Framing the visual language of health and wellness can be tricky. Get it wrong and you’re doing the equivalent of ‘woman laughing alone with salad’. In 10 Visual Approaches to Well Being inVaroom 34 Sharon Bowes looks at work by illustrators who get it right and extracts some nutritious advice. Below are a couple of the images she selected, and before that we feature another successful visual approach from Kallo.
Feel the health crunch
Rice cakes and other natural health foods with a bit of an image problem are given a colourful, illustrated repackage, successfully appealing to consumers. Branding agency, Big Fish were commissioned to redesign the Kallo range, “We carried out some extensive research and discovered that Kallo consumers were intelligent people who like to be in control of what they eat. However, the old packaging made them feel like they were people who had “special needs” rather than foodies who are free to enjoy natural nibbles.”
Taking away the feeling for purchasers that they were “functional foodies”, the new packaging feeds into a more expansive appeal by using illustrations which don’t always even reflect the contents of the pack. A hand printed feel crown for Fairtrade unsalted organic Rice Cakes, or the displaying peacock-like bird for Spelt Oats and Oat Bran Rice Cakes are saying ‘pick me up’, I’m not a boring product’.
Creativity nutrients: How do you reflect flavour? By using inviting, playful imagery.
Two of the 10 Approaches to Wellbeing from Varoom 34:
Compassion and possession
Harry Tennant’s illustration was for Libération newspaper in France accompanied the court case report of Fabienne Kaboue. Harry said he wanted to depict, “a sense of blame being formed by society that’s also present within the accused. She believed she had to commit the crime, not by choice, citing “Witchcraft” as the justification for her actions.” It was a very short deadline from Libération via his agency (Central Illustration). It was commissioned at 2pm and the deadline was 6pm that day! So he kept concept and layout simple.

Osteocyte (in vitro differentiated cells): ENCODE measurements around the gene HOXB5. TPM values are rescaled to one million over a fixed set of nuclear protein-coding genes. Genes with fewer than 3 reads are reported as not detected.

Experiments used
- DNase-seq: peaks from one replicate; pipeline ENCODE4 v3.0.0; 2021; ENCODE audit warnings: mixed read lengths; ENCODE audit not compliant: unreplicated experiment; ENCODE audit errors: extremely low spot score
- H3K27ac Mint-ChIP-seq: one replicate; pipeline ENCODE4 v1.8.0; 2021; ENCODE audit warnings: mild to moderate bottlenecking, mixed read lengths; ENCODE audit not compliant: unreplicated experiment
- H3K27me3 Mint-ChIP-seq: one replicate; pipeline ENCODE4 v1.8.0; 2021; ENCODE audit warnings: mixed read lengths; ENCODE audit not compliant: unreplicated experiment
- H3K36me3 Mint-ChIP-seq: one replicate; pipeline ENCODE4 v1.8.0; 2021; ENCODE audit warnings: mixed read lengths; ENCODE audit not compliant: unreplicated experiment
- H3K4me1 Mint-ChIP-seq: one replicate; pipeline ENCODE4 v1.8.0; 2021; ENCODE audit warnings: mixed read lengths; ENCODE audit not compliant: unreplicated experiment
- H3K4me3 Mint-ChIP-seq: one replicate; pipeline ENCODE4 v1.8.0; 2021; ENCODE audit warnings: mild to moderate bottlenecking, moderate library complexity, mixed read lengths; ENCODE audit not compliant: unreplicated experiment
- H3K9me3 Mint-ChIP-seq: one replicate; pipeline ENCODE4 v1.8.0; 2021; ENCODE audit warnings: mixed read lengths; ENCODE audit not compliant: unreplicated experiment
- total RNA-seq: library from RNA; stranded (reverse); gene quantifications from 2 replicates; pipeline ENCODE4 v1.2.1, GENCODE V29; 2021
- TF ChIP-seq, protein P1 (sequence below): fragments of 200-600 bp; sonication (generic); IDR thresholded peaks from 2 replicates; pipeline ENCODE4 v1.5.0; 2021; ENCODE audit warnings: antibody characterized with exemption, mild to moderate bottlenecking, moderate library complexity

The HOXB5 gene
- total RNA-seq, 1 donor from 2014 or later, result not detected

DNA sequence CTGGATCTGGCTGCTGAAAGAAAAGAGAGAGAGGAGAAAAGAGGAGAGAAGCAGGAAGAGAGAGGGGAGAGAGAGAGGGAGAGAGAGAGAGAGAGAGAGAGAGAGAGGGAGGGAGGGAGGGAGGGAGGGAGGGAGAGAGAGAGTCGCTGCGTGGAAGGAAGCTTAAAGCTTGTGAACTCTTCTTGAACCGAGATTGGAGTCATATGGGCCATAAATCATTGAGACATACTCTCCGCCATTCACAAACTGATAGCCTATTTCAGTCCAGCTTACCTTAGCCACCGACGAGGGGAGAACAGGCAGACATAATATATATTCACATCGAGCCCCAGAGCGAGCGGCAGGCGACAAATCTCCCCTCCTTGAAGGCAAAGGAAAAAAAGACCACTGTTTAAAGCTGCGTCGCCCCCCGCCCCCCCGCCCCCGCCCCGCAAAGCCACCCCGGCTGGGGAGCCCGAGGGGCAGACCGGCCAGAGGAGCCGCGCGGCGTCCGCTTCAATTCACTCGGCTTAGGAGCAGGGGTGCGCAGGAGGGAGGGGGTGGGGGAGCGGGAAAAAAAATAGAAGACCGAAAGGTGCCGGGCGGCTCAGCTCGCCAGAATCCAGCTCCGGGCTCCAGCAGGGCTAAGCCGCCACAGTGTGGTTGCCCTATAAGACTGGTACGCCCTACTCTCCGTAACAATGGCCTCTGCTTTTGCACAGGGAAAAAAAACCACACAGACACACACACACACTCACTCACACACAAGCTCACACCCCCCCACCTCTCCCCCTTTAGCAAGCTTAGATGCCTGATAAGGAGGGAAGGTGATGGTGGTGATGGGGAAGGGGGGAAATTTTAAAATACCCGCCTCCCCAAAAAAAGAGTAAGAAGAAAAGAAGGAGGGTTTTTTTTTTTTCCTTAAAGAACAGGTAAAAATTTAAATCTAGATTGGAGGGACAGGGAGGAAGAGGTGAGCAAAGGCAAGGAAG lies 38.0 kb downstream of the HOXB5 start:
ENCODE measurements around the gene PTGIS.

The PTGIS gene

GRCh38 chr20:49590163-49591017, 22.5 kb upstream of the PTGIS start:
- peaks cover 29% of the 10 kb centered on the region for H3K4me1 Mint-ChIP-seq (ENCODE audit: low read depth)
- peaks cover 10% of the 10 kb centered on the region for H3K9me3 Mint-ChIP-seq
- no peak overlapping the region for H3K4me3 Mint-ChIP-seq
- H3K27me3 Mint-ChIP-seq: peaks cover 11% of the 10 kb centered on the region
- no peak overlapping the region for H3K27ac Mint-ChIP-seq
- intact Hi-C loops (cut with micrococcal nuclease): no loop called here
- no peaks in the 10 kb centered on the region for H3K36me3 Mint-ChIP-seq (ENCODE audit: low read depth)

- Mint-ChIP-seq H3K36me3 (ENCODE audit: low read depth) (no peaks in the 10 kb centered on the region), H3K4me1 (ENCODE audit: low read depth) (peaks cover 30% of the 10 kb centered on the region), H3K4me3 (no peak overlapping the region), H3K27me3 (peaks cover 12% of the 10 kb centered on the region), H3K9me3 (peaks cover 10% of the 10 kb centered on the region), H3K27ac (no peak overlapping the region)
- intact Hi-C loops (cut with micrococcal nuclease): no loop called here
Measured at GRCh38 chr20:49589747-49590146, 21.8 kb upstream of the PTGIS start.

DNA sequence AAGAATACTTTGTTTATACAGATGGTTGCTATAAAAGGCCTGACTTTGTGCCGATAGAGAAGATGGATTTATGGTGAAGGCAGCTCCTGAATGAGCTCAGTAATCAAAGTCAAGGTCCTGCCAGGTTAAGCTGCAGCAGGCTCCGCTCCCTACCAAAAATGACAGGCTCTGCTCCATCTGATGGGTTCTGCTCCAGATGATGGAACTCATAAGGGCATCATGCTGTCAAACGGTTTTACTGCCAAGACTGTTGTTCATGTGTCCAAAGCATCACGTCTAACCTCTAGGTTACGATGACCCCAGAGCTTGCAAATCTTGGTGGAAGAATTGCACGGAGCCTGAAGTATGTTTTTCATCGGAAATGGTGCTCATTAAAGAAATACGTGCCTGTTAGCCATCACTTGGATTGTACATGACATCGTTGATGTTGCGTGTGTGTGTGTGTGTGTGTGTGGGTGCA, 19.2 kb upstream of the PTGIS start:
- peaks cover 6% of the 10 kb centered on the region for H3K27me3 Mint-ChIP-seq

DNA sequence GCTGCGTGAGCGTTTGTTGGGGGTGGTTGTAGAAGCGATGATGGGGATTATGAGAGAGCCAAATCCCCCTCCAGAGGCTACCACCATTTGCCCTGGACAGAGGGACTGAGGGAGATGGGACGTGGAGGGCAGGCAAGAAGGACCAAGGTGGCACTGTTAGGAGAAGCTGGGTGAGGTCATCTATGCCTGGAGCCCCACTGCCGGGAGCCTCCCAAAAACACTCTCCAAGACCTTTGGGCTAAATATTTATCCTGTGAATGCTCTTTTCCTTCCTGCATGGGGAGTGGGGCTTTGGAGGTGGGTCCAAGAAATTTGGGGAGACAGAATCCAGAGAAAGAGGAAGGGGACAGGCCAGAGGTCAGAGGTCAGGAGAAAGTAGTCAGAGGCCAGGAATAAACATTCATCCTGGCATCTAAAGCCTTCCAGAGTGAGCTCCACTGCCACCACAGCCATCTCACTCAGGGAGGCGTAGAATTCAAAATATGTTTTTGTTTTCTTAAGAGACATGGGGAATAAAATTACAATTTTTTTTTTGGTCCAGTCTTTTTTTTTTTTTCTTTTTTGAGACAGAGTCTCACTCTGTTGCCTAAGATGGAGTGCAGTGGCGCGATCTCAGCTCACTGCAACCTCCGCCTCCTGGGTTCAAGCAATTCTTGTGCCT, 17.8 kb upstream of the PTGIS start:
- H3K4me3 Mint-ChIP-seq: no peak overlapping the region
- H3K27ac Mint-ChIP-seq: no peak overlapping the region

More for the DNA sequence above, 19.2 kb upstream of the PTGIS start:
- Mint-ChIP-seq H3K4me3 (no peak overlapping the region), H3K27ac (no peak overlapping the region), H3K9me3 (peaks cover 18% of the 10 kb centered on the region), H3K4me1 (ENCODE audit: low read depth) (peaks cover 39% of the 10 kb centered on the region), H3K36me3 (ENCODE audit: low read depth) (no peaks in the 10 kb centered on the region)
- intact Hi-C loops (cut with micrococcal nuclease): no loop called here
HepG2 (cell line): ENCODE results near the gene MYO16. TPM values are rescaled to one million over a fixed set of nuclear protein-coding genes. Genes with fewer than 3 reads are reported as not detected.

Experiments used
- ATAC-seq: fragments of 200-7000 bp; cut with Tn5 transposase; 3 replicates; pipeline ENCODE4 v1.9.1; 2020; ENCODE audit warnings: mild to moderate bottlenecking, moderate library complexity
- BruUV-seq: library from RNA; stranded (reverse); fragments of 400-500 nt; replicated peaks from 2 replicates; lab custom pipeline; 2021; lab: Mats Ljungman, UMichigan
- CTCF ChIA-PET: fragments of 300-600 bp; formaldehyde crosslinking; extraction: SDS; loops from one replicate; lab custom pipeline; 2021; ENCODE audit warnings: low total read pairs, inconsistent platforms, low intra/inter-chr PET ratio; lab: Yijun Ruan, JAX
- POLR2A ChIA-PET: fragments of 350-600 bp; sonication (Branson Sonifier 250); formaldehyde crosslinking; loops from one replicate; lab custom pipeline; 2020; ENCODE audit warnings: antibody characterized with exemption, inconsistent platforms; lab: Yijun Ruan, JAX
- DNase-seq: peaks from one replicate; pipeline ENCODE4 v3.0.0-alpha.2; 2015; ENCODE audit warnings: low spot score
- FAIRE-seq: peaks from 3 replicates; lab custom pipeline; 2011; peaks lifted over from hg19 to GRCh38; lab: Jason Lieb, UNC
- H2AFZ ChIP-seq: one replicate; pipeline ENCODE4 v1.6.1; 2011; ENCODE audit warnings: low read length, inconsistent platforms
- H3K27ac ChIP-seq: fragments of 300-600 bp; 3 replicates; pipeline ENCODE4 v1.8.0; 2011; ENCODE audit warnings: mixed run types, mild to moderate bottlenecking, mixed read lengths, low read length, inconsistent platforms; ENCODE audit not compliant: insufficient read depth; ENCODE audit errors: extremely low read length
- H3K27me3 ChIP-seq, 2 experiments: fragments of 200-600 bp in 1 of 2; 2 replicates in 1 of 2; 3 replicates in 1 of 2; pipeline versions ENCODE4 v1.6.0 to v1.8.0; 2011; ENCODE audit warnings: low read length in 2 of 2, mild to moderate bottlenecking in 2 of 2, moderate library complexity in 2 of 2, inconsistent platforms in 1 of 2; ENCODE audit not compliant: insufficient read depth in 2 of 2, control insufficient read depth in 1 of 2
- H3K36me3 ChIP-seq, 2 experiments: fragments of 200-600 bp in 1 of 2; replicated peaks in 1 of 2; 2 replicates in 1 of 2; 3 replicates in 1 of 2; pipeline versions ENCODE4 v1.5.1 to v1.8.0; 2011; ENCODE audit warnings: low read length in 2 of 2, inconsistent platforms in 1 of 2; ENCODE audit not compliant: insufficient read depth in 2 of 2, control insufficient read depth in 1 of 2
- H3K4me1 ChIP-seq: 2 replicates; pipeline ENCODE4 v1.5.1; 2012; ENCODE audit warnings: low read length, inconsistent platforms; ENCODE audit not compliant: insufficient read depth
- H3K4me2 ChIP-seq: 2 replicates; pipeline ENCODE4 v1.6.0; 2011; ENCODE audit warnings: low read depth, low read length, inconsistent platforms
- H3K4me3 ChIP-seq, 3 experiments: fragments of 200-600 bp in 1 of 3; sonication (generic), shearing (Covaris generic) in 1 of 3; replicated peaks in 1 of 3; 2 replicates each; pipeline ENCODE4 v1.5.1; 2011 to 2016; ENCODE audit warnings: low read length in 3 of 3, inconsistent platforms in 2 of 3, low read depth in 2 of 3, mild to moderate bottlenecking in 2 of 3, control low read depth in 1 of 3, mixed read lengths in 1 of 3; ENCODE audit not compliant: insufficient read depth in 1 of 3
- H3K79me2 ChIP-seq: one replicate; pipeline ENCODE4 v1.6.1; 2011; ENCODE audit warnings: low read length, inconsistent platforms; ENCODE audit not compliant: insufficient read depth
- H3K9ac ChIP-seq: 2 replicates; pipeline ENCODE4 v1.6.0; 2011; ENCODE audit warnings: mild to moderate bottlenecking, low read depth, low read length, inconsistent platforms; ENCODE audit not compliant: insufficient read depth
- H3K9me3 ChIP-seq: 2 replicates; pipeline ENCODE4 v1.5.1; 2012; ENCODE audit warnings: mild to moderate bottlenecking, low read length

Creative nutrients: How do we embody the ineffable? Recrimination in colour, repetition, and simplicity.
Lido enthusiast, Saran Corbett has been a fan of the outdoor pool since she was young, and had created a small product range based on lido swimmers which she approached the Lido Bristol with. They then commissioned further illustrations and the range developed from there. Corbett sketches at the Lido, so the figures are an honest reflection of the Lido characters. “The feedback I get is that people like the depicted bodies types because they are real – all sorts of shapes and sizes. They can identify with the images and often say ‘Oh look that’s me or… you!’ So there’s a personal connection to something recognisable, people can identify with it.” Designer, Mel Bond, worked closely with the Lido and Corbett to ensure the illustrations worked with the packaging whilst telling the story.
The Lido is not about body image, it’s an urban escape for all, where the focus is on relaxation. They offer relaxing massages, not beauty treatments, and food that does not compromise on taste and flavour. The illustrations reflect the Lido’s approach and its users, and they are already looking at adding new products to their current range using the same style of illustration.
Creativity nutrients: Reflecting the world back honestly
Artwork by Sarah Corbett, design by Mel Bond